“Vita?” She doesn’t know why she’s asking, they only have one neighbour for miles around.

“So, what’s the news?” She prompts while Ryan nods through a gulp of coke from a bottle she hadn’t noticed he was holding.

“Looks like she’s got herself a girlfriend.”

Bridget is glad she’s facing the window. She waits for the sky and the land to do their usual trick of calming her, bringing her peace. She studies the thin band of clouds frosting the blue sky, the way the wind presses into the long, faded grass. She squeezes the steel wool pad in her hand. Watery brown gunk from the pot she’s been scrubbing surrenders to the drain and she predicts by the end of the week she’ll have to take apart the pipes again to work out the clog. Didn’t expect her to remain on the market forever, did you? Despite the fact that she was a middle-aged woman.... a widow, a posh bitch, a recluse...

Put like that, Bridget asks herself, why are you so keen on her, you dozy cow?

She dries her hands with a towel and turns around. Keeping her hands busy always settles her nerves. She can tell by the way Ryan looks at her that he’s waiting for her to trot out some smart-arsed remark, some homophobic put-down.

“Good,” she says softly. She clears her throat and tries it again—this time firmer and louder, and almost convinces herself, “that’s good.”

“You met her?” Her dad asks from the dresser. He’s left the drawer open. She stares at it, unblinking, while Ryan answers.

“Briefly. She was leaving when we showed up. They were kind of giggly together. It was cute.”

Bridget twirls the limp, damp dish-towel into a sinewy rope and attempts fashioning a hangman’s noose out of it.

“She seems cool. Didn’t talk to her for long but she was funny, smart. Her name is Sacha. Works in finance or something. There was an article on her and her family in the Courier yesterday—Clarissa was telling me, God, I think even Clarissa likes her—anyway, the family’s really posh and they set up some new scholarship fund for, you know, ‘underprivileged students,’” Ryan employs the good old air quotes around the phrase—an Elizabeth sarcasm speciality, and again Bridget suspects that he has a crush on Vita, even as she simultaneously acknowledges the fierce irrationality of her ridiculous jealousy. At this pathetic moment, she is even jealous of the Jeep Cherokee she sees parked in Vita's drive every morning, jealous of it for its close proximity to its owner, not to mention the front seat.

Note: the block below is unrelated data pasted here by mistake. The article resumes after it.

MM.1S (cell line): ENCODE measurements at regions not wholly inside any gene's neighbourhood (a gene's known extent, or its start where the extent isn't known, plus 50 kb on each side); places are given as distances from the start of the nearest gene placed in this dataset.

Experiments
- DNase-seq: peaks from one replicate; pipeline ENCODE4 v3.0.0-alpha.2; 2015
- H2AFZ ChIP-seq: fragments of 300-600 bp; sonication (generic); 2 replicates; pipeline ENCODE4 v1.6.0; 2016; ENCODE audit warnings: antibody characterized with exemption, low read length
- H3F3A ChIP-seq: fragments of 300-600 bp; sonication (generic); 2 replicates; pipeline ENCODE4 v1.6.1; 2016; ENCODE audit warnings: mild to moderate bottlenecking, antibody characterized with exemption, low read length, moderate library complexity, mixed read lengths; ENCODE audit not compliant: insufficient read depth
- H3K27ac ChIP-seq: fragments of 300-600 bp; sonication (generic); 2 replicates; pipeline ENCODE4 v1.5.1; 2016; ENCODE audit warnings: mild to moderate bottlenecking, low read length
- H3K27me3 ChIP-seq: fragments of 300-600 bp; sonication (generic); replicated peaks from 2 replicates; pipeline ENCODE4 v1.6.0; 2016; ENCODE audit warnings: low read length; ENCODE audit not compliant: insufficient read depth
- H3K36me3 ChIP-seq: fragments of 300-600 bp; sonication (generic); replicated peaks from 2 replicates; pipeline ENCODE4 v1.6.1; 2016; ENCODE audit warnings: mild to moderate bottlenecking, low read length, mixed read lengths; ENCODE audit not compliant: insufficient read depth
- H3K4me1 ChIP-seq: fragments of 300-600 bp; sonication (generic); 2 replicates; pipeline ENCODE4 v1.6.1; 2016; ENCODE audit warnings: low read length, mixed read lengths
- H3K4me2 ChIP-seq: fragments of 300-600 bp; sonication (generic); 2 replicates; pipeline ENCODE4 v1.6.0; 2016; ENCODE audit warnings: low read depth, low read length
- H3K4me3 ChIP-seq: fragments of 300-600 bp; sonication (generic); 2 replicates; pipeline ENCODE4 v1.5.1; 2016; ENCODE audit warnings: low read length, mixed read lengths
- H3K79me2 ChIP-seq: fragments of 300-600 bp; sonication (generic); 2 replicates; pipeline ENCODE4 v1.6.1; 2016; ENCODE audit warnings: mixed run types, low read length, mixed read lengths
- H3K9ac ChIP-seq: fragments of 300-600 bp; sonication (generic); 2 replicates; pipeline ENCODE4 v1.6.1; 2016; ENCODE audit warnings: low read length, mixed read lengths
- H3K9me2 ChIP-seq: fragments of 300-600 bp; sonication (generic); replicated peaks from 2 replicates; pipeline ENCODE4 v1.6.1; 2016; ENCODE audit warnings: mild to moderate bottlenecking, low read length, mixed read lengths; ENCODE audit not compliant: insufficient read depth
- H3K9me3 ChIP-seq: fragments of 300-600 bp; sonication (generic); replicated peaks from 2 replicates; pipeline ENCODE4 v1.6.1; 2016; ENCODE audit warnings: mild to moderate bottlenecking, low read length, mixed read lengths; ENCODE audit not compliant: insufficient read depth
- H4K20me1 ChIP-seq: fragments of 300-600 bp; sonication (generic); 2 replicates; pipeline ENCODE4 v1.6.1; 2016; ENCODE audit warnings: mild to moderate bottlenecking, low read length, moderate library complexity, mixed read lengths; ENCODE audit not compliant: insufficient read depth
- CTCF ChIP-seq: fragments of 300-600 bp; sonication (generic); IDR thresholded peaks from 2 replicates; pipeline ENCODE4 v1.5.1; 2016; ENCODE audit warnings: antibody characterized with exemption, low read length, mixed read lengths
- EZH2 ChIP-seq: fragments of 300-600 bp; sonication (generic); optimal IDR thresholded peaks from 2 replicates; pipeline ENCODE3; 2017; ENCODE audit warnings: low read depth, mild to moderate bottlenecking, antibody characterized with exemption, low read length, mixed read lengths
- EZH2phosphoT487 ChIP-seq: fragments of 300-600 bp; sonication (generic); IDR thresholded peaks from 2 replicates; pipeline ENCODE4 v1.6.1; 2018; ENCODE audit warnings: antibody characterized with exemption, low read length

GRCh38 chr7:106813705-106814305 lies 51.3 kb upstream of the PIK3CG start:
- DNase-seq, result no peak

Oh, Christ, you are bananas.

“Maybe you should apply,” her dad says.

“I’m not underprivileged. Right, Mum?”

Bridget hums absently.

“Mum?”

“Yeah?”

Amused, Ryan smirks, “why are you making a noose with the dish-towel?”

Her dad propels himself from the edge of the dresser. “My cue to leave, before she gets any ideas.”

Oh, that joke isn’t funny anymore.

“I’ll join you.” Ryan follows his granddad from the room. Bridget hears the creak of the sofa as they sit down in the sitting room, a pause, then the welcome murmur of the television.

She fishes for her phone in the pocket of her jeans, flicks the screen on and hits Google...

This is what she has become.... someone who stalks a former shag buddy with whom you have the grave and stupid misfortune of being in love. It’s exhausting. She yawns. After a good ten minutes, she is finally online and hopping to the Courier’s website, where the fluff piece on Vita’s new woman is found easily enough.

In Bridget’s mind, there are two types of English woman: The Roses and the Weeds. Vita, of course, is a Rose: pale and elegant, seemingly perfect, secretly thorny, and bitchily unrepentant when blood is drawn. She herself is, of course, a sturdy English Weed: tough, available, and usually trampled upon by blokes in obsessive pursuit of the Roses. Ollie alone is proof of the paradox. When they weren’t shagging, they were drinking and talking about Vita; a shared loathing of the same woman bonded them more than sex ever did.